Egypt’s red carpet welcome Monday for Russian President Vladimir Putin is the latest encounter in the diplomatic relations between the two countries, which has resulted in military purchases and deals that serve the objectives of both countries.
Although economic relations and the much-awaited Dabaa Nuclear Power Plant are at the top of the agenda of Monday’s visit, military deals between the two countries remain a solid point of interest, after a period of tensions that lasted for 45 years since former then-president Anwar Sadat shifted the country’s direction towards the United States. And although most of the arms and machinery that the Egyptian army used to fight against Israel in 1973 were made by the then Soviet Union, relations remained intense as Egypt leaned towards the west. After the Camp David Accords, Egypt became increasingly prominent in the Arab world, but was granted a massive US military aid package, alienating its traditional ally and weapons supplier.
This wave of tensions disappeared after the ouster of Islamist former president Mohamed Morsi. After the fall of the Muslim Brotherhood, then-president Barack Obama suspended military aid to Egypt as the American administration feared that violations of human and political rights could take place.
However, as Russia did not express serious concerns about possible human rights violations, it stepped in to fill the gap, and started to support the post-30 June regime politically and militarily. Even after the partial return of aid and continuation of military drills with the US, Egypt and Russia remained close allies, as they agreed on several issues, such as the Syrian conflict.
Egyptian-Russian relations have seen major developments since Abdel Fattah Al-Sisi took over as president, with mutual presidential and ministerial-level visits. In March 2015, the two countries signed a protocol on military cooperation and announced the beginning of naval exercises.
Joint military exercises usually highlight certain closeness between their participants. The “Friendship Bridge” exercise began its first round in Egypt in 2015, from 6-14 June, and was meant to “become an important step towards strengthening the mutual understanding” between the two navies, according to the Kermlin.
Days after the US cut part of the financial and military aid to Egypt in August 2017, Russia announced that tactical military exercises by both sides will take place in September in Russia, where the drills took place to train Egyptian pilots on the newly acquired Ka-52 Alligator attack helicopters.
The Egyptian army is facing militants in Sinai and have engaged in guerrilla warfare with extremists in mountainous areas and civilian sites. The 2017 round of Friendship Bridge drills witnessed training to target hostile militia elements. The drills, which took place in September, saw Russian reconnaissance and combat Ka-52 Alligator pilots preparing the crews that will operate the helicopters in Egypt.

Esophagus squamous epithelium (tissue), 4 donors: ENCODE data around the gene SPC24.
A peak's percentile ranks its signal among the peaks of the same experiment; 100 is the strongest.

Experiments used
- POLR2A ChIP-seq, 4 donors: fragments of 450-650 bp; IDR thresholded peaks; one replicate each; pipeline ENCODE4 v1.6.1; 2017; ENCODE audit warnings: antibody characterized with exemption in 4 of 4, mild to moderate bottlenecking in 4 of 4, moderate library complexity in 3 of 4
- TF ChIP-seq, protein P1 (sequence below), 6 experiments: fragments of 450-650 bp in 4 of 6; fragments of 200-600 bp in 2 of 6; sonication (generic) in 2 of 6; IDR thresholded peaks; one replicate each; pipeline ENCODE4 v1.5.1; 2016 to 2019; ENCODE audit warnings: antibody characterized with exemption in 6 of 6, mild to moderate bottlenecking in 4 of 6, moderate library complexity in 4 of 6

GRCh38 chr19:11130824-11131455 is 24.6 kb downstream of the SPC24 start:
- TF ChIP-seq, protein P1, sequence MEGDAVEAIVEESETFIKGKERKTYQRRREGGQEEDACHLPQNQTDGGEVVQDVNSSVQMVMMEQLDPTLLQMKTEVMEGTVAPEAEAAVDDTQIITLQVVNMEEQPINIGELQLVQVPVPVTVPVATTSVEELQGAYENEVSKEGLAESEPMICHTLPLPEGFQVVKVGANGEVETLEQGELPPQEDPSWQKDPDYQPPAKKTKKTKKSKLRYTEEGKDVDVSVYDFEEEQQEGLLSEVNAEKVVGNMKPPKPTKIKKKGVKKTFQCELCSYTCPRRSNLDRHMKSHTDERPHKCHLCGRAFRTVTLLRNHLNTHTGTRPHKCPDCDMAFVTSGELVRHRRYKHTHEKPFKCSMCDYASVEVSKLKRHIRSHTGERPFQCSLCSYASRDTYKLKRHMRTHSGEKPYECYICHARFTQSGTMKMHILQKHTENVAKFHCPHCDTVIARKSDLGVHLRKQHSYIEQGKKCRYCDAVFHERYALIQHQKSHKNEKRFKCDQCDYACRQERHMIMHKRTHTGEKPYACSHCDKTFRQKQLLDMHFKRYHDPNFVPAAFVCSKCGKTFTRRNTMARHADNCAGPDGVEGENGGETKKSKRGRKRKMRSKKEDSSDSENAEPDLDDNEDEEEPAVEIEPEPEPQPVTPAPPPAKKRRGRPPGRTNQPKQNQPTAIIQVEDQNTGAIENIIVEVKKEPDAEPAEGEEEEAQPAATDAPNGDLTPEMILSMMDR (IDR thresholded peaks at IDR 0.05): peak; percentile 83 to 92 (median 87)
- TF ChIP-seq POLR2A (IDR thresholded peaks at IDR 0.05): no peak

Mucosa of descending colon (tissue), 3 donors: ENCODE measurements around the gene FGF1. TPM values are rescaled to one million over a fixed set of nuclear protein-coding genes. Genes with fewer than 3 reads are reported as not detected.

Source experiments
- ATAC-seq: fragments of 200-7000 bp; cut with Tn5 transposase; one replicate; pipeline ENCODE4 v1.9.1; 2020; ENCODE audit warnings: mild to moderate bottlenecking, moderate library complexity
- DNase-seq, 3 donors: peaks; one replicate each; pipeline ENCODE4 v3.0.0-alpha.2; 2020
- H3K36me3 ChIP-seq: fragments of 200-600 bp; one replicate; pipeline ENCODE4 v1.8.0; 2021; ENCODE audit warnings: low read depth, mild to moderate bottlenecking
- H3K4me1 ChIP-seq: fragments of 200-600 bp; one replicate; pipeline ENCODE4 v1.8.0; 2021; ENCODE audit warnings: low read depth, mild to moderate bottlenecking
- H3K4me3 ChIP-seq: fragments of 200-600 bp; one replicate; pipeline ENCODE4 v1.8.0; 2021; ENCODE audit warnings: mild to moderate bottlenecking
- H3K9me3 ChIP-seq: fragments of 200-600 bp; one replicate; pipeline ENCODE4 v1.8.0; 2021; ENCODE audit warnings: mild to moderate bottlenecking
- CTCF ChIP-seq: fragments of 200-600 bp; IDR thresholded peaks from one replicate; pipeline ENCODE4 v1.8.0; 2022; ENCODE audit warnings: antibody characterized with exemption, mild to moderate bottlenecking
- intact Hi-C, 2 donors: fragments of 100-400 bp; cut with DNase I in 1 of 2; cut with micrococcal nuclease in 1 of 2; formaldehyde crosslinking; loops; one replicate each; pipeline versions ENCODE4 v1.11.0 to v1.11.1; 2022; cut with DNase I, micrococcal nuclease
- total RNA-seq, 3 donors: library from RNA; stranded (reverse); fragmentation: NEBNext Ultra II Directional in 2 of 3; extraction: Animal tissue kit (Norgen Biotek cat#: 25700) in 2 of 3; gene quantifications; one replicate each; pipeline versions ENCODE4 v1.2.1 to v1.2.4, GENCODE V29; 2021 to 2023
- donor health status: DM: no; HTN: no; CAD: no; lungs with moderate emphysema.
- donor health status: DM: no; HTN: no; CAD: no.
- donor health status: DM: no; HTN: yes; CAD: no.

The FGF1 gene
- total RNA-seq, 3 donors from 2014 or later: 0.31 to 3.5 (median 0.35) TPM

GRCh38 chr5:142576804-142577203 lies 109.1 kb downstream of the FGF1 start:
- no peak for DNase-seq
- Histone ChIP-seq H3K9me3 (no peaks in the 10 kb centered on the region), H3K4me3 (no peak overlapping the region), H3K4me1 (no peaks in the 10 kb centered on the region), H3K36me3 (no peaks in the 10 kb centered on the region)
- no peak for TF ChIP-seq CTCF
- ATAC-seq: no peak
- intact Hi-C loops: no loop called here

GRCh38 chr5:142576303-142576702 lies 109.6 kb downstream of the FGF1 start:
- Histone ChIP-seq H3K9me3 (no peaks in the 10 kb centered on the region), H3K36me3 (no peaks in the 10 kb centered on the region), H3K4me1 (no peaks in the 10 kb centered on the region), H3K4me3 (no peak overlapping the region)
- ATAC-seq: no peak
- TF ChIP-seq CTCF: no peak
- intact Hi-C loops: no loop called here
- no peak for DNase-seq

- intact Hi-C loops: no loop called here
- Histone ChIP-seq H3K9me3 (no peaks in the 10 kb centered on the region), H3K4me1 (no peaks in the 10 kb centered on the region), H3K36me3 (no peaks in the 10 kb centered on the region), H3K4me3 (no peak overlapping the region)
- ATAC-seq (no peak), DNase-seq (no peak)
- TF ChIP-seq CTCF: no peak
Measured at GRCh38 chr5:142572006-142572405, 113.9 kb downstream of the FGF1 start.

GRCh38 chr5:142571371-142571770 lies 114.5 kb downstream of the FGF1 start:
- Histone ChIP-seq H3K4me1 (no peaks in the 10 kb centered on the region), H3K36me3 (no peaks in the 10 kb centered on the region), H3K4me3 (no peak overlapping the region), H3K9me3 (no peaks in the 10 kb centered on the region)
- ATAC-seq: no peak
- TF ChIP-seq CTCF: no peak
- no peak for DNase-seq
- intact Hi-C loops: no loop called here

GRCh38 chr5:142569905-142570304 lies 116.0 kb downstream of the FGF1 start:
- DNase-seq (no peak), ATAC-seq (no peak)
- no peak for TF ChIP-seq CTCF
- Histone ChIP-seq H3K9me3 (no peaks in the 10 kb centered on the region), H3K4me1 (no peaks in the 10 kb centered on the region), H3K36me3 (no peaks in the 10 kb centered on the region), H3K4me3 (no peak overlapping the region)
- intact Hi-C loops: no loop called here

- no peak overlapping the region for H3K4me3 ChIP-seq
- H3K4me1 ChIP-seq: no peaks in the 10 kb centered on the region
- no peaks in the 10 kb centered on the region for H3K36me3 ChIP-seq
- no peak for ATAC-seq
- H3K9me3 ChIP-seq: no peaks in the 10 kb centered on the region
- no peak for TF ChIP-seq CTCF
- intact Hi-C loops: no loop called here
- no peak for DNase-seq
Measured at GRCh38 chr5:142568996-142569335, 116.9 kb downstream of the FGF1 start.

The Ka-52 Alligator attack helicopters are planned to operate from and land on the Mistral warships’ landing docks. Russia announced that it will supply Egypt with 15 Ka-52 Alligator helicopters by the end of this year, as part of an agreement to deliver a total of 46 helicopters.
The Russian Helicopters company previously announced it was aiming to expand its helicopter fleet for the civilian market, citing the scheduled opening of a service centre for Mi-8/17 helicopters in 2017 in Egypt, as an example of deepening cooperation. The Mi-8/17 is operated as a military, as well as a civilian, helicopter and constitutes a major component of the Egyptian Air Force’s helicopter fleet. Also, Russia is expected to provide Egypt with Mikoyan MiG 29, MiG 35, and Sukhoi Su-30 fighter jets
Furthermore, this is not the only weapon Russia agreed to send to Egypt. During Al-Sisi’s visit to Moscow in 2014, both countries signed an arms deals worth of $3.5bn, with the aim of upgrading Egyptian missile systems with Russian S300 anti-aircraft missiles.
Last week, the Russian government approved a draft agreement which would create a partnership with Egypt allowing each country to use the other’s airspace and airbases. A final agreement is yet to be negotiated with Cairo.
The draft, which was prepared by Russia’s Defence Ministry and agreed to by its Foreign Ministry, has been approved by Prime Minister Dmitry Medvedev. On Thursday, the Russian government published the draft agreement, which was set out in a decree signed by Medvedev on 28 November. The approval was published through the Russian governmental legal paperwork portal.
The decree said the draft had been preliminarily worked through with the Egyptian side. It gives orders to the Russian Ministry of Defence to hold negotiations with Egyptian officials and to sign the document once both sides reach an agreement.
According to the draft agreement, Russian and Egyptian war planes would be able to use each other’s airspace and airfields by giving five days advance notice, which is expected to be valid for five years and could be extended.
Since the start of military conflicts in the Middle East since 2011, Russia has been been trying to build political influence in several countries. Moscow was rumoured to be building a military base in Libya and supporting General Khalifa Haftar, who seeks to take back the country from Islamist militants.
Just before the Monday visit to Cairo, Putin ordered the partial withdrawal of Russian troops from Syria, during an unannounced meeting with Syrian President Bashar Al-Assad at the Russian Hmeimim airbase, near Latakia, Sria, after almost two years of military support that has been crucial in turning the tide of Syria’s civil war in Al-Assad’s favor.